Do you have wheat stored, but haven't been able or willing to spend $250 on a grain mill? Have you wondered if there's a way to make bread with it anyhow? THERE IS! This bread is moist, tender, with a good crumb and impressive natural gluten strength. The overnight soak is the magic trick here: as the mash sits, enzymes break down proteins and allow gluten to begin forming on its own, enzymes break down starches into sugars for flavor and to feed the yeast you add the next day, and the soaking lets the little hard bits of wheat soften up, leaving no trace of grittiness or graininess. You will not need to add dough enhancer, Vitamin C, vinegar, vital wheat gluten, or any thing else to get great !
If you use the 2 1/2 c of wheat kernels, the bread ends up about 2/3 whole wheat; if you use a high-speed blender (like BlendTec or Vitamix) , you can use 3 cups and end up with bread that is 85% whole wheat.
Blender Wheat Bread
2 1/3 cups (17 oz) wheat kernels (65% ) OR 3 cups- 22oz , if using a Vitamix
2 1/2 cups water
Combine in blender; mix on high speed for two minutes. If it seems too hard on your motor, add 2 Tbsp. water. Let the mash soak, covered and at room temperature, 8 hours or overnight. After soaking, add:
2 1/2 cups all-purpose flour (11 oz)
1 ½ tsp. salt
2 Tbsp. oil
2 Tbsp. honey
4 ½ tsp. yeast (1 ½ Tbsp. or 2 envelopes)
1/4 c. hottest tap water (no hotter than 130 F)
Knead for five minutes, dough should be just thick enough to clean the bowl's sides. Add flour if needed, but the dough should be tacky and very soft. It’s had enough kneading when it passes the windowpane test. (See slide show.) Cover and let rest 20 minutes. Coat two 8x4 loaf pans with nonstick cooking spray. Pour ½ cup water on the oven floor (avoid the heating element!). Turn the oven on 350 degrees for ONE MINUTE to warm it, then turn heat off. Divide dough in half. With wet hands, shape each loaf and place in a pan. Place pans in the warmed oven. When the top of the loaf has risen about ½” above the edge of the pan (around 30-40 minutes later), remove from oven and preheat the oven to 400 degrees. When oven is hot and dough has risen to about ¾” above the rim, bake loaves for 20-25 minutes, until the sides are browned. Remove from pans; cool on a rack at least 20 minutes before slicing.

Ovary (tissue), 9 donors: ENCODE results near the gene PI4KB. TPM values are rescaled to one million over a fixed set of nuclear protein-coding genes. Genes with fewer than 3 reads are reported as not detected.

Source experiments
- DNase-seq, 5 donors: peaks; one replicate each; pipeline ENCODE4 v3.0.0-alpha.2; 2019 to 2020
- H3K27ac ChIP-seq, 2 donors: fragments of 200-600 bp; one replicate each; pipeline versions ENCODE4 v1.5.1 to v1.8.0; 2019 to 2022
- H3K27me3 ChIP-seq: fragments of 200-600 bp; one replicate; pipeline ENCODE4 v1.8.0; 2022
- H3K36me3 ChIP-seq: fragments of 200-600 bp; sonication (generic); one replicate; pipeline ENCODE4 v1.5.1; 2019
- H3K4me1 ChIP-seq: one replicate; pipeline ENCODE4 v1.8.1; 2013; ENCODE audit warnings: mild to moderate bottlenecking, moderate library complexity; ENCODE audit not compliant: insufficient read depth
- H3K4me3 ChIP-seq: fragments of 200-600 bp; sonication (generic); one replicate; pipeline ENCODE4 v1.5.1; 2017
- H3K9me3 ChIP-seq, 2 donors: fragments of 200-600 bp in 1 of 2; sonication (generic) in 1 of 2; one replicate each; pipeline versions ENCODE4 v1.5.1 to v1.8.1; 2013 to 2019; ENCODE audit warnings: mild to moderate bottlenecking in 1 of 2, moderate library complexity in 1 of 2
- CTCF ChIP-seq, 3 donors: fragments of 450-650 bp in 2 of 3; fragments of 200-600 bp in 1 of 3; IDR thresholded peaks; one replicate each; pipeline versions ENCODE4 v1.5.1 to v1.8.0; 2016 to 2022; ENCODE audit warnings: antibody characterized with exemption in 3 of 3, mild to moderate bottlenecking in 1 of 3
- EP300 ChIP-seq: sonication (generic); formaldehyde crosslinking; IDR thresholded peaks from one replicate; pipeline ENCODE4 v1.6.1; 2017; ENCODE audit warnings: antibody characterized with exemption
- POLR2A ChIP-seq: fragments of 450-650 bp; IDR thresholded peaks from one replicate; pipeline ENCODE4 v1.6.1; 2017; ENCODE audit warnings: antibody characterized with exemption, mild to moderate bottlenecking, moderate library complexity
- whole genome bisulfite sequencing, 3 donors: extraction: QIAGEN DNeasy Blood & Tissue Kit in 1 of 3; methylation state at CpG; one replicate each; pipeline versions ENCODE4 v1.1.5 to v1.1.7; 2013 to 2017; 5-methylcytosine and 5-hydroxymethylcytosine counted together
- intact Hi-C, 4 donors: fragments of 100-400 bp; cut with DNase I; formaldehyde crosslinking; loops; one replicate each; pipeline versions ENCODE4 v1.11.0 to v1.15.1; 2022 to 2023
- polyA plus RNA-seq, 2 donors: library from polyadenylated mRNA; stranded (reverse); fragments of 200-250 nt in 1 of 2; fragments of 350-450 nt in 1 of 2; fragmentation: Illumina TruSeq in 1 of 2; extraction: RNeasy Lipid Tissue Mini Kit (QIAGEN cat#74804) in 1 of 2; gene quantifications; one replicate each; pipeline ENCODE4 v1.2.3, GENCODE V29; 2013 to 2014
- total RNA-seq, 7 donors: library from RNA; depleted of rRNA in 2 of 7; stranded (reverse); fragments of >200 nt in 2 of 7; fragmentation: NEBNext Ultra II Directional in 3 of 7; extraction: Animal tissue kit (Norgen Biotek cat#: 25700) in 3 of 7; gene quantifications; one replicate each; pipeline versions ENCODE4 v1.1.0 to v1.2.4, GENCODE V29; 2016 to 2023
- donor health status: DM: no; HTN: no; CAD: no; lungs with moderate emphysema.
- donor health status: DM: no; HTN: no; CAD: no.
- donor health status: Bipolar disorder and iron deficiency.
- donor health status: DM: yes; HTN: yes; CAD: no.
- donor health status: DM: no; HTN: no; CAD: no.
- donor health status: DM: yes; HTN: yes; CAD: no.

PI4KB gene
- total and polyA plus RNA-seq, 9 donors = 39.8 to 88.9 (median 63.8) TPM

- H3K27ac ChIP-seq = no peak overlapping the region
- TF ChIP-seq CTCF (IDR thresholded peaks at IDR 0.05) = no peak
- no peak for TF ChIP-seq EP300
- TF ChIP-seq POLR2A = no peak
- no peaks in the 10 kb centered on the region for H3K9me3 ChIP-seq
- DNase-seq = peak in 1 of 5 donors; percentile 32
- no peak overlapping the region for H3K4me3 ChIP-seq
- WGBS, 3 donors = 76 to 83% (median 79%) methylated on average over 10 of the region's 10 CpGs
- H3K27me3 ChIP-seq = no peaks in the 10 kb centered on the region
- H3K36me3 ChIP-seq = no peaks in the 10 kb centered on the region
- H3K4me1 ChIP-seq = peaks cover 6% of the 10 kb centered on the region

If using a high -speed blender, use 3 cups of wheat kernels in the mash. When adding flour the next day, use 1 1/2 cups flour instead of the 2 1/2 cups.
How long can a soaker sit? It’s best right around 8-12 hours up to 24 hrs. If you need to have it go longer, refrigerate it from the beginning to slow down enzyme activity.
How high does the ideal proof go? (3/4”) Does the poke test work? Yes if you use a wet finger or have let it rise uncovered.
How smooth can I get the puree in a blender, and does it matter much? It doesn’t need to be super smooth with this method; soaking eliminates any hard bits.
How long does it take to rise without a warm oven? Depends on your kitchen temperature, but around 1 hour.
Is the 20 minute autolyze necessary for flavor or texture? It’s OK without it, but rises better and tastes a little nicer (sweeter) with it.
How many minutes does it need to rise in the oven? About 30-40.
How long does it really take to bake at 400? This depends on whether your loaves are identical in size, where any hot spots are in your oven, and how accurate its thermometer is. My evenly-sized loaves took 21 min.
I have the HARDEST time finding bouillon that doesn't contain MSG. Here's a solution: no MSG, no fillers, no preservatives. Only what you choose to put in it.
This recipe was adapted from Traci's Transformational Health Principles
by Traci J. Sellers Vegetable Broth Powder
(makes about 1 1/2 cups)
1 cup Nutritional Yeast (to make your own, see here
1/4 cup RealSalt (or Himalayan salt; something with those trace minerals)
1 Tbsp. onion powder (see how to make your own, here
1 1/2 tsp. turmeric
1 1/2 tsp. dried parsley
1 tsp. dried dill weed
1 tsp. marjoram or oregano, optional
1 tsp. dried lemon peel, optional
1/2 tsp. celery seed
1/2 tsp. dry basil
1/2 tsp. ground thyme
Put everything except parsley in a blender or food processor, in the order given. Blend until
powdered. Add parsley, pulse just enough to chop it a little bit (you're aiming for small bits). Store in an airtight container indefinitely.
To use, add a heaping 1/2 tsp. per cup of water, or 1 Tbsp. of powder for every quart of water.